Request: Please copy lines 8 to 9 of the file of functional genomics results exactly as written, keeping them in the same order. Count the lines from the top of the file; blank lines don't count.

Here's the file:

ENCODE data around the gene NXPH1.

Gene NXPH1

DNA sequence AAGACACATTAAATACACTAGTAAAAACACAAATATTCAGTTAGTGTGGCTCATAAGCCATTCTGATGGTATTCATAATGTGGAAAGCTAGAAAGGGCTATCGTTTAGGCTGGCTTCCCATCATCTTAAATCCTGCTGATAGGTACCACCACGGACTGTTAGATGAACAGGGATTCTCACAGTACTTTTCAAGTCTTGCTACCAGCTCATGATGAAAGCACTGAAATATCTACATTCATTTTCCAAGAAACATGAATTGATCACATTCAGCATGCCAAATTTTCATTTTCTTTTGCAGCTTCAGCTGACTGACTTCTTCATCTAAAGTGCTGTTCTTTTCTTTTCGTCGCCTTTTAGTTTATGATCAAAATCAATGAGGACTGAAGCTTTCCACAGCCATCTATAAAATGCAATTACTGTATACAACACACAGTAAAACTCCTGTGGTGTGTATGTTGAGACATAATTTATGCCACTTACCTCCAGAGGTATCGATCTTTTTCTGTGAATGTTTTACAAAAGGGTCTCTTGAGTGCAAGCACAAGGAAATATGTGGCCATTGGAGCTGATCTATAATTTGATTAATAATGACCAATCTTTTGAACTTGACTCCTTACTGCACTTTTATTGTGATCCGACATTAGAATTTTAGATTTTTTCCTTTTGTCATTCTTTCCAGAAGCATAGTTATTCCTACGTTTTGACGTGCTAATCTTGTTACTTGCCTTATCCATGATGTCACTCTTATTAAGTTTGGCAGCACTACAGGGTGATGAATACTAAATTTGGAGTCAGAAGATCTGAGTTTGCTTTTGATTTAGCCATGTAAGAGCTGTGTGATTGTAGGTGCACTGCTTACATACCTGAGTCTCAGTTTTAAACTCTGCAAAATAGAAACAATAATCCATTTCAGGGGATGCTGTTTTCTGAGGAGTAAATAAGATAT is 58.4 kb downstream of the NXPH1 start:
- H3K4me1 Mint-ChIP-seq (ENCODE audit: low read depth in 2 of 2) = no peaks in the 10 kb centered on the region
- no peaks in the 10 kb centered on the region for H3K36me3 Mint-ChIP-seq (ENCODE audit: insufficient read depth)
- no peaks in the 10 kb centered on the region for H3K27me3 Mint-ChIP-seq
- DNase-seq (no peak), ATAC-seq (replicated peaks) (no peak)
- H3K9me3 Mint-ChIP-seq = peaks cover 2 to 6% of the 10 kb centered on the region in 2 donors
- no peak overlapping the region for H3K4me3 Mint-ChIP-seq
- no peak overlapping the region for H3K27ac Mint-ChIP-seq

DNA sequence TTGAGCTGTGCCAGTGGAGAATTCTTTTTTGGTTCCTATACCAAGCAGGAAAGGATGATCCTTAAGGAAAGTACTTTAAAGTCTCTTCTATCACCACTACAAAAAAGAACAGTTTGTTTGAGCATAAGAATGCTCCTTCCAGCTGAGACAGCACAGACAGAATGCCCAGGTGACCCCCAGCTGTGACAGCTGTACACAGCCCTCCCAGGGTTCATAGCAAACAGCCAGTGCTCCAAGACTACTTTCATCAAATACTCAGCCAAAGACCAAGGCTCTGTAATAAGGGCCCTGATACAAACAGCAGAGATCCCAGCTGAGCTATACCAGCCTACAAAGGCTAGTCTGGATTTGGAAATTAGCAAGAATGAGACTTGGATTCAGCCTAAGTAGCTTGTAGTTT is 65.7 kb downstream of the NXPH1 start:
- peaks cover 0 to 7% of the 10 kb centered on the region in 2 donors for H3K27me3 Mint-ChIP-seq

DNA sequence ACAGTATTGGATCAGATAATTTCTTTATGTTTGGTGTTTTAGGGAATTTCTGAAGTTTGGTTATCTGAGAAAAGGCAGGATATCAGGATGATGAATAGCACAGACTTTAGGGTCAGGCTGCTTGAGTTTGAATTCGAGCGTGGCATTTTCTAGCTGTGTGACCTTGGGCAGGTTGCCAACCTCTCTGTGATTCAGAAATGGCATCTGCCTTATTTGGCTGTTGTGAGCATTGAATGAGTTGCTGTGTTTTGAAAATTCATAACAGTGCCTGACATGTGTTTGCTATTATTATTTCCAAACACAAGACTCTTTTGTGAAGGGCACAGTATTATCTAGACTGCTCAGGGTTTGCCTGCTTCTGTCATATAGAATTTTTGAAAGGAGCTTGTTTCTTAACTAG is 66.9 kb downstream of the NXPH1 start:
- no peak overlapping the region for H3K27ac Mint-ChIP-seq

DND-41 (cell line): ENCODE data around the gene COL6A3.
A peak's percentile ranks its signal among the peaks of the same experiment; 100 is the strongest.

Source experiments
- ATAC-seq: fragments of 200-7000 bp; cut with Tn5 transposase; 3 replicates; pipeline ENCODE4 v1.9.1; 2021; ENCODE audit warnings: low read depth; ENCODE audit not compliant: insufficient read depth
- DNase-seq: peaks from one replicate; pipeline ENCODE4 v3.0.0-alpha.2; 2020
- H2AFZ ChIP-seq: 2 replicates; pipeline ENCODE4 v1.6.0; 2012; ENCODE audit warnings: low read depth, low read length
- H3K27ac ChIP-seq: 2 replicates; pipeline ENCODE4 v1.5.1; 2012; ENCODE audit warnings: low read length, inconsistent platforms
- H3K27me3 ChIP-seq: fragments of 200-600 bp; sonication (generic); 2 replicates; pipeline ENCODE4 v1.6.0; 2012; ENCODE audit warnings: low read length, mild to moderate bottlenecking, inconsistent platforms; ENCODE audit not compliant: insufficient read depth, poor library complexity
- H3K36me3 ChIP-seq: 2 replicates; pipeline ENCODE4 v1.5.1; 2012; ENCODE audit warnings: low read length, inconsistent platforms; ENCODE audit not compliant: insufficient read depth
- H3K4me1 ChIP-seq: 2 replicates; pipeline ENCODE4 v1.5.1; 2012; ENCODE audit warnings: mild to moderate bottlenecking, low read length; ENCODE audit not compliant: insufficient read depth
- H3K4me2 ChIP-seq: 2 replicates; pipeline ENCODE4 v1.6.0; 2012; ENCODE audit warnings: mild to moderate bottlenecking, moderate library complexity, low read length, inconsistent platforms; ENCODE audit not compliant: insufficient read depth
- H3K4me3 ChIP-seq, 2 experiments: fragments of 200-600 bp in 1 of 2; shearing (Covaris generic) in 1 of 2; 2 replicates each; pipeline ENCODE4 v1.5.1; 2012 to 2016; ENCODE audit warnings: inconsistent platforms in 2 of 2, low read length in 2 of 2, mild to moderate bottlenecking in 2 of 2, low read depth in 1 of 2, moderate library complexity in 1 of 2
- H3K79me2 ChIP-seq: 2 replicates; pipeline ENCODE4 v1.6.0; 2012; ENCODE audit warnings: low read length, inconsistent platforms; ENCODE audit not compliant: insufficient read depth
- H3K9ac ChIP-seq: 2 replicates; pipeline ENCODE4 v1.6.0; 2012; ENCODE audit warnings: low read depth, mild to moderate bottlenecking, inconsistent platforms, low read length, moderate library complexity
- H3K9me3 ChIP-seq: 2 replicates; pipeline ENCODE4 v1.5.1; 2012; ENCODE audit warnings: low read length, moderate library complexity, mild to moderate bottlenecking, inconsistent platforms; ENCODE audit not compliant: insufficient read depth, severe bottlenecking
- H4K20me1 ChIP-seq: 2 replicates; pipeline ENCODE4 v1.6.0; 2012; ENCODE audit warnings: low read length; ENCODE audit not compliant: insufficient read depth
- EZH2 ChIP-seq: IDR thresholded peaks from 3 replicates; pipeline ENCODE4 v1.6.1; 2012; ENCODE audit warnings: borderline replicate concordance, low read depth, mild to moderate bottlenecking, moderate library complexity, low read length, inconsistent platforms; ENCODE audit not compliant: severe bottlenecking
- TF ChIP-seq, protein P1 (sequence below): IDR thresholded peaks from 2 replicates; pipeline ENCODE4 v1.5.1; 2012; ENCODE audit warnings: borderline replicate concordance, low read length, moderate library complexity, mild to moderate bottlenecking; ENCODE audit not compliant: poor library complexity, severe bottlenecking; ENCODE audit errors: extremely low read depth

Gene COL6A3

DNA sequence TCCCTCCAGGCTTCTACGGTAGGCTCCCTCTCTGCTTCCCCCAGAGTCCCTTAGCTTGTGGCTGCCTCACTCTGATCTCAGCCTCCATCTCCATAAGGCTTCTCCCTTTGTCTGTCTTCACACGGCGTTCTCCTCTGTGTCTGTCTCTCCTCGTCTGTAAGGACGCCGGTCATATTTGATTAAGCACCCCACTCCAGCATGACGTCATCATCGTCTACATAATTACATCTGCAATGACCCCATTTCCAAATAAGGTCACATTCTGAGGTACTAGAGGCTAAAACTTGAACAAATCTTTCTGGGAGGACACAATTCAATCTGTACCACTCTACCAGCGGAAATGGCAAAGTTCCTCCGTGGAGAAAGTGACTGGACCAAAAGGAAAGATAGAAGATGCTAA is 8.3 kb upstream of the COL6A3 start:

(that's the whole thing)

- H3K9me3 Mint-ChIP-seq = peaks cover 2 to 6% of the 10 kb centered on the region in 2 donors
- no peak overlapping the region for H3K4me3 Mint-ChIP-seq